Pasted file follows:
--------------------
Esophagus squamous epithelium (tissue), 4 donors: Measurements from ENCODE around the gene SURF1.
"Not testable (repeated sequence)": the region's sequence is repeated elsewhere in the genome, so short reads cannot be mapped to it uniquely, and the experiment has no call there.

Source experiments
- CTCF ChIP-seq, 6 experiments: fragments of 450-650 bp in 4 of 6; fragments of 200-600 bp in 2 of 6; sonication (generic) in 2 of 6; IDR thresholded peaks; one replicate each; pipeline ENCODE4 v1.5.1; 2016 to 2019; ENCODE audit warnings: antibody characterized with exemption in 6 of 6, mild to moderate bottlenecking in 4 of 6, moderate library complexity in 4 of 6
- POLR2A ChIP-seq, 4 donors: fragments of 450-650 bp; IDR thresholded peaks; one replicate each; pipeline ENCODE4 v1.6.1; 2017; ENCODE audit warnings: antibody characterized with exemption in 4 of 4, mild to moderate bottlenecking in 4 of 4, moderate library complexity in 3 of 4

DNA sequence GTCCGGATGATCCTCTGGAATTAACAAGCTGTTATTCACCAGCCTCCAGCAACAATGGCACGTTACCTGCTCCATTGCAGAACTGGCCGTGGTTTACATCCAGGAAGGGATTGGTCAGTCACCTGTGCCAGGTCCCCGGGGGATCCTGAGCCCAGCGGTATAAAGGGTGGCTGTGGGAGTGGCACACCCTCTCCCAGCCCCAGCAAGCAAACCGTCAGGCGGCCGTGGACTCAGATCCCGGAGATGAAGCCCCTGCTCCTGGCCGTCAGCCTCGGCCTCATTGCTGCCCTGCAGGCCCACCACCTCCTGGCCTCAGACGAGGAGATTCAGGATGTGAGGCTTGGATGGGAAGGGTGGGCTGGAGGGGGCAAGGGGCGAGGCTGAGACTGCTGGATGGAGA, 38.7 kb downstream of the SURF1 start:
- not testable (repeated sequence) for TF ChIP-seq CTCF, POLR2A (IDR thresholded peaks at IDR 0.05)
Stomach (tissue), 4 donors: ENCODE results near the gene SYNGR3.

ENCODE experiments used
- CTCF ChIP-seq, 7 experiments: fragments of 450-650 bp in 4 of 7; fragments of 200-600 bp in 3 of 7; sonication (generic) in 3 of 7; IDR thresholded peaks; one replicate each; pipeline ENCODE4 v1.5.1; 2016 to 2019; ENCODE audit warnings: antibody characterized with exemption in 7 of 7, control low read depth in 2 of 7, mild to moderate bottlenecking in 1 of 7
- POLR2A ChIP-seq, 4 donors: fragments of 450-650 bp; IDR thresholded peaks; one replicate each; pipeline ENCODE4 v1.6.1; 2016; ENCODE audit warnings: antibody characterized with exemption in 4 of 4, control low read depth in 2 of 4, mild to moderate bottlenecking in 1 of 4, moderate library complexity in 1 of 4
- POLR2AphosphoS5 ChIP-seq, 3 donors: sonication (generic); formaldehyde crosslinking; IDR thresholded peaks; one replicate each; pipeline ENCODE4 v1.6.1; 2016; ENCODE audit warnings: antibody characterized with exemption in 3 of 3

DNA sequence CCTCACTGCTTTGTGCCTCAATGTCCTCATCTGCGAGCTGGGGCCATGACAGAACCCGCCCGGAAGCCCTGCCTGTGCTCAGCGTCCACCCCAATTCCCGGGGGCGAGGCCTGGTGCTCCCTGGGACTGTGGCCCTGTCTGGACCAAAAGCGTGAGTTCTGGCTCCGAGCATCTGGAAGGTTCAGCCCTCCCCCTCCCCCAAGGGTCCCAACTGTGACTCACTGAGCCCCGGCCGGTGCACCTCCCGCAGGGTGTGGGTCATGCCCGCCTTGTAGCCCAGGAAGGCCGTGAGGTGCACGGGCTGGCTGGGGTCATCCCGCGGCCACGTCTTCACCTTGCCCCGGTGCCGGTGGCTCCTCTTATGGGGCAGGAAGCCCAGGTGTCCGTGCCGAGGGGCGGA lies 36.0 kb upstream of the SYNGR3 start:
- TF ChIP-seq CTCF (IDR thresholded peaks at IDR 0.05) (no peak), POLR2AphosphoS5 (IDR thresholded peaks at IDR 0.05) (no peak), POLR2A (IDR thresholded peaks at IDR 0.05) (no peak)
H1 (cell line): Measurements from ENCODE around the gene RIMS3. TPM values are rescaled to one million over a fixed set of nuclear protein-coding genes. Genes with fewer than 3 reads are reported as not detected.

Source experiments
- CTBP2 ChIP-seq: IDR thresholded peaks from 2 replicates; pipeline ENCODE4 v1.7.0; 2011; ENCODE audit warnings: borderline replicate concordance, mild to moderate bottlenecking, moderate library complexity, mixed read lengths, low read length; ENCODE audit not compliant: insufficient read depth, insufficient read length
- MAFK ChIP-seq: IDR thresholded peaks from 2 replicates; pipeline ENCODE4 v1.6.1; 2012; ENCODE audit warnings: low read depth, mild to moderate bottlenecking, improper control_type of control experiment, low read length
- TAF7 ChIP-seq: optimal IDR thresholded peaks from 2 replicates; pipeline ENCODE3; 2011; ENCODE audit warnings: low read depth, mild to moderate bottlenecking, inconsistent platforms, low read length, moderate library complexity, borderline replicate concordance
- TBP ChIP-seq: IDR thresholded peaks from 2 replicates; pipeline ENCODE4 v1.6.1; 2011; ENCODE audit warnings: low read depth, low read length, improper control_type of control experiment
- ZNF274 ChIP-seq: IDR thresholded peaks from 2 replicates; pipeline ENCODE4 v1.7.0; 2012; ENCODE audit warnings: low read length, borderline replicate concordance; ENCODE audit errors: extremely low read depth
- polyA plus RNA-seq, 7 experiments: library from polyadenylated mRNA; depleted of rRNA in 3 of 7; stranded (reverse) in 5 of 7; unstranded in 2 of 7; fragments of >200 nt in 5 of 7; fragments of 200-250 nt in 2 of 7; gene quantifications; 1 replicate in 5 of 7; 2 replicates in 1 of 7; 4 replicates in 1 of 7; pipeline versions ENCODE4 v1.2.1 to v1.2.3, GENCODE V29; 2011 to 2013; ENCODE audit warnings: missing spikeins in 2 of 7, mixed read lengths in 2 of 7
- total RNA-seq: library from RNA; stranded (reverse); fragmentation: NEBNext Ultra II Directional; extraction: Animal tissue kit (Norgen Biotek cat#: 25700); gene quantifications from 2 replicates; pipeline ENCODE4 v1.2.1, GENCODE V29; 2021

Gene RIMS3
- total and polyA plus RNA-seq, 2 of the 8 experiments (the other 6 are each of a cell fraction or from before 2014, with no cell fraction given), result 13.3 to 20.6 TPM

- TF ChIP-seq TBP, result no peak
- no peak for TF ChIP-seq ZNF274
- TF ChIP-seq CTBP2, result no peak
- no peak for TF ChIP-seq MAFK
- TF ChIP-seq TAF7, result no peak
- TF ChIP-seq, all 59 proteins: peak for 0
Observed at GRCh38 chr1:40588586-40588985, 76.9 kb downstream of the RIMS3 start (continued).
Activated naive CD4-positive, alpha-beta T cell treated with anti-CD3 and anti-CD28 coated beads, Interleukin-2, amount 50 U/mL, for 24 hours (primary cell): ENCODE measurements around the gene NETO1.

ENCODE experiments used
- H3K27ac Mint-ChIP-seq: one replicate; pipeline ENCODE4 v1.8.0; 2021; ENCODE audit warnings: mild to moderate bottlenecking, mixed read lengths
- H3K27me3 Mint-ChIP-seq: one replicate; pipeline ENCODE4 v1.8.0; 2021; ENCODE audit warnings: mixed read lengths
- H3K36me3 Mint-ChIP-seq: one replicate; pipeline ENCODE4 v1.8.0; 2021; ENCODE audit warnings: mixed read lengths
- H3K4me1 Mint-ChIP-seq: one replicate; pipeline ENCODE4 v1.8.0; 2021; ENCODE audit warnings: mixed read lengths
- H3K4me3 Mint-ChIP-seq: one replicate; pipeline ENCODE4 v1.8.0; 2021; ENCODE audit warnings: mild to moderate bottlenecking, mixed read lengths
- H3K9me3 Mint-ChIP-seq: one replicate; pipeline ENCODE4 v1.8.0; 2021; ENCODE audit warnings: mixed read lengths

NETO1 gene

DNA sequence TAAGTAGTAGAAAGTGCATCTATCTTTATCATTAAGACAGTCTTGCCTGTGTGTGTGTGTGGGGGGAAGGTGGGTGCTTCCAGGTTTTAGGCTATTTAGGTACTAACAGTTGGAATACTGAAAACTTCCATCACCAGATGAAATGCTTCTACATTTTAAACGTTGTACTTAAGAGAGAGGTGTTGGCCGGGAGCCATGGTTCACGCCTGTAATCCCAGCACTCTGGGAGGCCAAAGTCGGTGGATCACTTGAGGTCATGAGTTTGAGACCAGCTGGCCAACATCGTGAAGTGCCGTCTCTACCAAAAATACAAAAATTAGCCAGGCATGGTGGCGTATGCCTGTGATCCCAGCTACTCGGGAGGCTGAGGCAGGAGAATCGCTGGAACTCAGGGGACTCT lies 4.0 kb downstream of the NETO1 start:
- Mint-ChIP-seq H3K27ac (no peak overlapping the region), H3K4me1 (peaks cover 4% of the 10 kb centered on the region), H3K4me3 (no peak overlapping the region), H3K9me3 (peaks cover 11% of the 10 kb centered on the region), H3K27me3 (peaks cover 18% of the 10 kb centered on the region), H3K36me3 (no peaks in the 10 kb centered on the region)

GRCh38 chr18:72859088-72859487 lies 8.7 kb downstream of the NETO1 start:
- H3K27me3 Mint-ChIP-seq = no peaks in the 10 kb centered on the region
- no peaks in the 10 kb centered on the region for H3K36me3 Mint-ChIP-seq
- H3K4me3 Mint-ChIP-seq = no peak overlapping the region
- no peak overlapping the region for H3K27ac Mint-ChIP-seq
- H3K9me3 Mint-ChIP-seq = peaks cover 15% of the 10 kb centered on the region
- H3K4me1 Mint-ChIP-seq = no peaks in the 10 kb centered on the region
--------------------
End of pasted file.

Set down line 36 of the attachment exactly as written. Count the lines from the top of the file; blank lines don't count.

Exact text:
- H3K27me3 Mint-ChIP-seq: one replicate; pipeline ENCODE4 v1.8.0; 2021; ENCODE audit warnings: mixed read lengths